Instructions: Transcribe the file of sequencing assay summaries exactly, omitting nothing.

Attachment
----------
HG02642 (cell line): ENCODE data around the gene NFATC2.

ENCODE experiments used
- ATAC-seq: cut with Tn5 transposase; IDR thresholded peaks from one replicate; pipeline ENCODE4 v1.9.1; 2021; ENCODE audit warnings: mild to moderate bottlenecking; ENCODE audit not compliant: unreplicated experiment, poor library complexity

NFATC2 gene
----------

HG02642 (cell line): ENCODE data around the gene NFATC2.

ENCODE experiments used
- ATAC-seq: cut with Tn5 transposase; IDR thresholded peaks from one replicate; pipeline ENCODE4 v1.9.1; 2021; ENCODE audit warnings: mild to moderate bottlenecking; ENCODE audit not compliant: unreplicated experiment, poor library complexity

NFATC2 gene